Replacing submerged well pump soon have some questions

Discussion in 'Pumps and Tanks Well Forum & Blog. Water is life.' started by bjorkmae, Oct 28, 2012.

  1. bjorkmae

    bjorkmae New Member

    Oct 28, 2012
    Please help with suggestions on a good replacement submersible pump.

    Well was dug in 1979.
    Pump was last replaced 12/7/93 notes say its a 1/2 horsepower pump set at 87' on pvc, I don't know the brand or any other specifications, its a 19 year old pump.
    Well is 110' deep, water is at 40'.
    6" steel well casing.
    Its a 2 wire 220 volt pump with no control box and just a basic on/off pressure 40/60psi.
    Expansion tank was replaced 04/06/04 and it a Well-X-Trol model WX-203, its a 32 gallon expansion tank.
    I made a T-handle type pump pulling tool out of 1" galvanized pipe and test fitted it on the pitless adapter, I assume this means I have 1" piping.
    Our water is treated with a Iron curtain and water softener after the pressure tank.
    Supports a family of 4 water needs.

    My plan:
    I plan on replacing the pump soon because it pops the breaker when watering the lawn for half an hour or more and I think that is a warning sign that its wearing out.
    I plan on replacing the pressure switch because it shuts off at 65 psi and turns on at 36psi but it says its rated for 40-60 psi.
    I plan on replacing the faucet between the pump and expansion tank in the basement, because it barely flows when turned on and won't completely shut off, I suspect this is due to contaminants.
    I plan on replacing the pressure gauge as it reads about 4 psi even when there is no pressure when I have turned the pump off and all faucets have stopped flowing including in the basement.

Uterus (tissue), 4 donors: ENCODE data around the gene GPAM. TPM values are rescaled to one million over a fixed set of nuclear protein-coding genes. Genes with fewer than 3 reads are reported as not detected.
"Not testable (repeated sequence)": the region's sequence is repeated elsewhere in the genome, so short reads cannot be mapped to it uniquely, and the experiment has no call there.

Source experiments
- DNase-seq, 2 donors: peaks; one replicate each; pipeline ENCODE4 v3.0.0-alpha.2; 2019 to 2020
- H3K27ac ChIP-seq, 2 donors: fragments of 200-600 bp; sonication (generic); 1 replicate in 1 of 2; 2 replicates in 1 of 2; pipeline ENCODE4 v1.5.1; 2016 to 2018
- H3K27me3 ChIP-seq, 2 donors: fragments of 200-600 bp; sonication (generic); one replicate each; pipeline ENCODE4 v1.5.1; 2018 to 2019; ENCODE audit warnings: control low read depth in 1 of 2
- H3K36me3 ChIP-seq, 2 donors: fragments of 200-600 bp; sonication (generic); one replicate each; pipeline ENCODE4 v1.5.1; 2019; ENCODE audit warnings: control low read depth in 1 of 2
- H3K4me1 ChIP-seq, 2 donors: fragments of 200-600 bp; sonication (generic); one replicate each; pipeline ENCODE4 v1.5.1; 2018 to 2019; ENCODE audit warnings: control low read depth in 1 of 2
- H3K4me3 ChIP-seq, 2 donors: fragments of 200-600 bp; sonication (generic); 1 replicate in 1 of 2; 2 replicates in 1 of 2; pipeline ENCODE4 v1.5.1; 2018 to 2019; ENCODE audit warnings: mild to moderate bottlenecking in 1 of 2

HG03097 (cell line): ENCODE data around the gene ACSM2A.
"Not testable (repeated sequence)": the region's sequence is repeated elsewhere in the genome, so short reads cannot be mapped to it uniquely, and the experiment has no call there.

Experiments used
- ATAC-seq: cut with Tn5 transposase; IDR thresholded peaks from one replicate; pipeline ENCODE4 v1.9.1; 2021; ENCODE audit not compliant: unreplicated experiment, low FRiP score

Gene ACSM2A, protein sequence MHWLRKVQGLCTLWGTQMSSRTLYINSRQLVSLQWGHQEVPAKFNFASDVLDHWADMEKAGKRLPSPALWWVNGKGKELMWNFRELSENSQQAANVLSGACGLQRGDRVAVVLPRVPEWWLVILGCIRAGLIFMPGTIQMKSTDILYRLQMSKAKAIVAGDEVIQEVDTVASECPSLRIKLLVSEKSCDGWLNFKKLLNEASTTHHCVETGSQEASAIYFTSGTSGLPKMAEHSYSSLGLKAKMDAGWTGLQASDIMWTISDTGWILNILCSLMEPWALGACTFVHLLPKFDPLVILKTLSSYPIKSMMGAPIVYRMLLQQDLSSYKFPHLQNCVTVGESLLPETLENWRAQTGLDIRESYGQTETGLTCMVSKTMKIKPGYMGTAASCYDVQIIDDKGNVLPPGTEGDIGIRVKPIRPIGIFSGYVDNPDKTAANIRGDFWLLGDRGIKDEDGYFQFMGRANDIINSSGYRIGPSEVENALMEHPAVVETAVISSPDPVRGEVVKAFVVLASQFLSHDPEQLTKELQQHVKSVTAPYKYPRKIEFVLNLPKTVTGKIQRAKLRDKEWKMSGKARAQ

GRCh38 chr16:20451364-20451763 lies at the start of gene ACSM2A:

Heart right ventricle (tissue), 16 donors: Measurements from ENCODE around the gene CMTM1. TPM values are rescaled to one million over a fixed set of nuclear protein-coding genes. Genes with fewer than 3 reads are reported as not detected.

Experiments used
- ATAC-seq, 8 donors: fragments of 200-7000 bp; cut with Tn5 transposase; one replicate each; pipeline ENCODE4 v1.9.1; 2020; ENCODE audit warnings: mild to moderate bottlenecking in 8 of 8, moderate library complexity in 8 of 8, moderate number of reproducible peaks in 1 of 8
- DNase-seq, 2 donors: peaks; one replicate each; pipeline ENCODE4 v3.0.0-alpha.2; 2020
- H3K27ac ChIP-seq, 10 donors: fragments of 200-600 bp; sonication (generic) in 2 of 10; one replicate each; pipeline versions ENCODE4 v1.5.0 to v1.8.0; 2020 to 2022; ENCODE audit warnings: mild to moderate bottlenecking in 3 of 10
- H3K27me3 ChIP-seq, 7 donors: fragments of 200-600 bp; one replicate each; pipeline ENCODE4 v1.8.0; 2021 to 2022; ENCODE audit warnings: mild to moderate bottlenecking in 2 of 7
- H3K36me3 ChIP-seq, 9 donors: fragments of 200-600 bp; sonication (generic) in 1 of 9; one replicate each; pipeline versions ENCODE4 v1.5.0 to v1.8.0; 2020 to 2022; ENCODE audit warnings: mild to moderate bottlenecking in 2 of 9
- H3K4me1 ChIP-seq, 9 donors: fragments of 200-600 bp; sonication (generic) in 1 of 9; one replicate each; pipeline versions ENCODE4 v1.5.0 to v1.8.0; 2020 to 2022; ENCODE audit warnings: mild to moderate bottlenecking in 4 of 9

I plan on replacing the PVC pipe supporting the pump with poly rated for 160psi.

    What is a suitable replacement pump model that is reliable and cost effective?
    Should I go ahead and replace my expansion tank now too? If so should I keep the same size, there is not room for anything much bigger unless its taller.
    Also I get bursts of air from the outside faucets every few minutes, I suspect the snifter valve wasn't removed when they upgraded from a bladder less expansion tank to the bladder type tank, does this sound plausible?
    Should I replace the pitless adapter O-ring or should I just keep the original?

    Thank you in advance for your help.
    Last edited: Oct 28, 2012
  2. valveman

    valveman Cary Austin Staff Member

    Mar 15, 2006
    Pump Controls Technician
    Lubbock, Texas
    1” pitless handle could still be 1.25” pipe below. Gauge reads 4 PSI high, so pressure switch is still 40/60. Can’t get taller tank with same OD as that WX203. But you could replace it with a PK1A or PK1W Pside-Kick that will reduce the cycling of the pump even though it uses a smaller, 4.5 gallon tank. Cycling is what caused the wear the pump has now, and also what is causing the breaker to pop when running a sprinkler.

    ½ HP, 10 GPM, 2 wire pumps are a dime a dozen. Even box store brands won’t be much different than any others. Your not going to find any of them that are made to last 19 years any more. Just have to reduce the cycling to make them last as long as possible.
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  4. bjorkmae

    bjorkmae New Member

    Oct 28, 2012
    Thanks for the response and information. I will definately look into the tanks you suggested. Also are you saying I should go ahead and replace the WX203? So basically any 1/2 hp 10gpm 2 wire pump will last just as long as another? So getting a gould pump vs what they have at Mennards won't matter? The Mennards ones are about $150 cheaper. Also any info on the o-ring for the pitless adapter, should it be replaced are they standard sizes or lots of options?
    Last edited: Oct 28, 2012
  5. LLigetfa

    LLigetfa DIYer, not in the trades

    Feb 6, 2011
    NW Ontario, Canada
    What is called a "faucet" is between the plumbing and you. What you have there is a valve but I don't know why it is there and doubt you have a need for it. Accidentally turning it off will deadhead the pump.

    The O-ring on the pitless should be left alone if it is not leaking. The snifter and bleeder should both be removed.

    The tank could be replaced at any time. Adding a CSV could extend the life of the current tank for years to come.
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